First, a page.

Step 2: Things Every Child Needs During Emergencies

Step 2: Things Every Child Needs During Emergencies

Through September and October, Primrose Schools® will be sharing information and resources from national partner Save the Children® and its Get Ready. Get Safe. initiative to help families get prepared for emergencies. This blog post marks the second post in the nine-week series.

Children depend on certain adults (family and caregivers), places and routines for their safety and well-being every day. They rely on others and have not yet developed the ability to cope with crisis situations. That’s why when an emergency occurs or a disaster strikes, children are the most vulnerable.

Bar Graph Info graphic describing how concerned are US parents about risks their children face from disaster

It’s up to adults and parents to recognize that children’s needs differ from our own so that we can prepare to accommodate them in an emergency situation. And considering more than half1 of U.S. families have been affected by some type of disaster, the question is not if you’ll need to be prepared, but when.

Take a look at the following list of some of children’s unique needs that should be addressed in emergency planning and preparation to help ensure little ones are safe and protected from harm.

  1. Reliance on Caregivers: Children rely on caregivers for physical and emotional support. During a disaster, they’ll especially look to an adult to know how to respond, where to go and what to do. If parents, guardians and other caregivers are unprepared for emergencies and disasters, children are left scared and at risk of harm.
  2. Communication and Identification: Young children may not be able to verbally identify themselves or family members, and older children may not know how to reach their emergency contacts or even who their emergency contact is. This is why it’s especially important for caregivers at home, school or day care to have access to the correct emergency contact information for your children.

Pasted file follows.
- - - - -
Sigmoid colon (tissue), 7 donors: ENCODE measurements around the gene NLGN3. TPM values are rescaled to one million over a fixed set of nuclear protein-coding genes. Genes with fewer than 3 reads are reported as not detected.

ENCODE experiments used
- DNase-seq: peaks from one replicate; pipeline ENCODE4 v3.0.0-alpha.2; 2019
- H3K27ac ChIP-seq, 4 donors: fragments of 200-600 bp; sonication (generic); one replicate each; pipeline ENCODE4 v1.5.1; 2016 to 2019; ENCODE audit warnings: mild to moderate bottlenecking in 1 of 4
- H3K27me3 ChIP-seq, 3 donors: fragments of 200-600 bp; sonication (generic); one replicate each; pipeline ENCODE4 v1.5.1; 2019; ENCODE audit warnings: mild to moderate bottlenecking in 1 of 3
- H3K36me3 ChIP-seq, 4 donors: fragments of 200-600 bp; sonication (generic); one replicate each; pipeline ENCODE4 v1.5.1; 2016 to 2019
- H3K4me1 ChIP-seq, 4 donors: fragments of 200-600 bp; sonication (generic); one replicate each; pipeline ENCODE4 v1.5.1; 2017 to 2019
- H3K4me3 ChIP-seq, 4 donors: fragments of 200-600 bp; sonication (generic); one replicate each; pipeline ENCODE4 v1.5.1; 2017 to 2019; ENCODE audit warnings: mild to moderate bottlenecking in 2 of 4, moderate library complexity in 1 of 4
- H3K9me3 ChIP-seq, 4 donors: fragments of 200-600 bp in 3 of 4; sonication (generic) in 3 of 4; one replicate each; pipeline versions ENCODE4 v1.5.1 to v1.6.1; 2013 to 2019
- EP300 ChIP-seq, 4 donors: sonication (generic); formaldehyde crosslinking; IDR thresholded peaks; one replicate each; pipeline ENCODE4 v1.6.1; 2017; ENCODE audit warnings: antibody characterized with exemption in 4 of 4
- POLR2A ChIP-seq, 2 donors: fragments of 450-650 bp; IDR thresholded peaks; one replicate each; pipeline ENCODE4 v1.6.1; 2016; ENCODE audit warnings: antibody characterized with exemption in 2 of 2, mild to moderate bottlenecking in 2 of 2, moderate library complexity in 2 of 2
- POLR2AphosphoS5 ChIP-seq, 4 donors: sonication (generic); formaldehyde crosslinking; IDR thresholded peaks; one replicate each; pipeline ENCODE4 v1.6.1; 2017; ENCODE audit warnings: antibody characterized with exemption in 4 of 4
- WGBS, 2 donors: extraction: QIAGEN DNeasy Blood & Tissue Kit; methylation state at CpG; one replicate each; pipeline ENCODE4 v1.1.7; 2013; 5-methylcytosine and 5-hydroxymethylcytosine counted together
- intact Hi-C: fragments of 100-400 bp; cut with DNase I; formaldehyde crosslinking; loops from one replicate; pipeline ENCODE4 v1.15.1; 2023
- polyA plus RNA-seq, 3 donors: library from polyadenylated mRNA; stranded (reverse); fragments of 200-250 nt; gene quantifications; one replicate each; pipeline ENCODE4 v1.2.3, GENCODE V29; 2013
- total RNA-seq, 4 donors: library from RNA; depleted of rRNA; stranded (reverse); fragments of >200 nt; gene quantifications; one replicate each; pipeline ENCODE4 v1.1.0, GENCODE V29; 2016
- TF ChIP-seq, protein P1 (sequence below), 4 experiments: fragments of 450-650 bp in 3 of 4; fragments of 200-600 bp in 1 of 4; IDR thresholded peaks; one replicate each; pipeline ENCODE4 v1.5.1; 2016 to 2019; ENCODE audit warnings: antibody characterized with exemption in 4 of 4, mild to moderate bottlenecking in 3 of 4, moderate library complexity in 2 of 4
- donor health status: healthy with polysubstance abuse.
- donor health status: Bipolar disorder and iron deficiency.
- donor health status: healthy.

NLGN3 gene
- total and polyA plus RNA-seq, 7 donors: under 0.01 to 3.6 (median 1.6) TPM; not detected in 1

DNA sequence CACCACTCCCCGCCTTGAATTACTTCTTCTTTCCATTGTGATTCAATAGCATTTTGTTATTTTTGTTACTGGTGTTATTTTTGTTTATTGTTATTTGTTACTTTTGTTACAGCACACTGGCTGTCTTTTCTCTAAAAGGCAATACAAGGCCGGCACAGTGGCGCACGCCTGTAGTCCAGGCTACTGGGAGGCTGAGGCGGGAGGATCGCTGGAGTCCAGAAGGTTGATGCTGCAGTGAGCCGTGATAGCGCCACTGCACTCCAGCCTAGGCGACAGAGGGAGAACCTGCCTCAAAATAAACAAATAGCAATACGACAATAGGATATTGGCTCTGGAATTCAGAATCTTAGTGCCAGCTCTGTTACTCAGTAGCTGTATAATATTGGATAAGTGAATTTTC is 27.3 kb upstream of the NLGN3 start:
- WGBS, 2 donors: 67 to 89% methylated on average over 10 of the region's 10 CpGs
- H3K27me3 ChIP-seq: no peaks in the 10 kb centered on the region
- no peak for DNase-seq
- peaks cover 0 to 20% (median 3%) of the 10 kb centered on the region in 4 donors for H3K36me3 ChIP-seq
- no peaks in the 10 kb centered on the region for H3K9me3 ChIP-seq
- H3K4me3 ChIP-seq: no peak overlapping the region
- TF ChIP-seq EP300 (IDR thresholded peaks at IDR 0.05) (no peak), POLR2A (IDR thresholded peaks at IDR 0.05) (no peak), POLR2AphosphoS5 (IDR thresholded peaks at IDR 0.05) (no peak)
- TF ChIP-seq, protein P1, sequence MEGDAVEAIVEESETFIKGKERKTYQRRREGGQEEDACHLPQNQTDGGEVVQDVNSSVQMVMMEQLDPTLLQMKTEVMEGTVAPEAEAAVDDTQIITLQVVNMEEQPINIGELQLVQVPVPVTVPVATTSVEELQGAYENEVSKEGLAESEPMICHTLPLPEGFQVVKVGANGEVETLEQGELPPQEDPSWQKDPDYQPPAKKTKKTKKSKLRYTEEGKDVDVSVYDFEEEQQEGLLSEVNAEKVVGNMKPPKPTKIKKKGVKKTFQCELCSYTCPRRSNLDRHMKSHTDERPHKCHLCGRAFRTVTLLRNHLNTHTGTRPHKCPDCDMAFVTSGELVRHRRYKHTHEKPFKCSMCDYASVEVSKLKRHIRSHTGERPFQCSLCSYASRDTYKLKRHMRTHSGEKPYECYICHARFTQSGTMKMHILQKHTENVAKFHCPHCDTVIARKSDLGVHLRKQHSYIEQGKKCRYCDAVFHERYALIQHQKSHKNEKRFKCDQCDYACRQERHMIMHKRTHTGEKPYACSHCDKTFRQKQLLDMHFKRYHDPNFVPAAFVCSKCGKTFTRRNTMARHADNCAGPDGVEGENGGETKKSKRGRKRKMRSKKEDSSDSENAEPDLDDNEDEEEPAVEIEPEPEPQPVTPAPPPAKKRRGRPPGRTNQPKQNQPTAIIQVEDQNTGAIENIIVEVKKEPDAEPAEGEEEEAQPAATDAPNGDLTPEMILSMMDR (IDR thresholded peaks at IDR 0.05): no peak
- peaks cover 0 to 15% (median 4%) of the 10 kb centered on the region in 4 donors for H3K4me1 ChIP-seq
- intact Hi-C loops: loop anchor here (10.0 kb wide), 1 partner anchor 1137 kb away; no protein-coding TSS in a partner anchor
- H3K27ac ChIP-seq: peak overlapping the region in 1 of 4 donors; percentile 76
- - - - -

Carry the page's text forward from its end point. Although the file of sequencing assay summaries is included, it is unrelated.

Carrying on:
3. Mobility: Infants are unable to walk and young children may need assistance for balance, and move at a slow pace. If you have children around these ages, your family’s emergency plans must take this into account – including how to transport strollers, cribs or car seats.
  4. Physical Needs: Children’s bodies are smaller and less developed, which means they are at greater risk for illness or harm during an emergency. For example, because children have thinner skin, take more breaths, and are closer to the ground than adults, they are more susceptible to harmful chemicals or carbon monoxide poisoning from fire smoke or chemical leaks. Children also have unique nutritional needs that require special emergency planning. They need adequate fluids and healthy foods to help them grow. Plenty of water and nutritious, child-friendly snacks should be stored with disaster supplies.
  5. Emotional Needs: Aside from physical support, children also depend on their parents or guardians for emotional care. Disasters of all kinds can deeply affect children, and the emotional reactions and responses of caregivers can heighten stress. Specialized support and care from adults will help them develop healthy coping skills needed to heal and recover.

During a crisis, responsibility lies on parents and caregivers to ensure children are safe, and this week’s checklist item focuses on this fact. Step 2 in the Get Ready. Get Safe. Family Plan Checklist challenges you to discuss how you will prepare your child for a disaster or emergency with the adults in your household, taking into consideration the unique needs listed above. You can use the plan’s Q&A section to help guide you through the discussion. Once you have that conversation, you are one step closer to being better prepared for emergencies!

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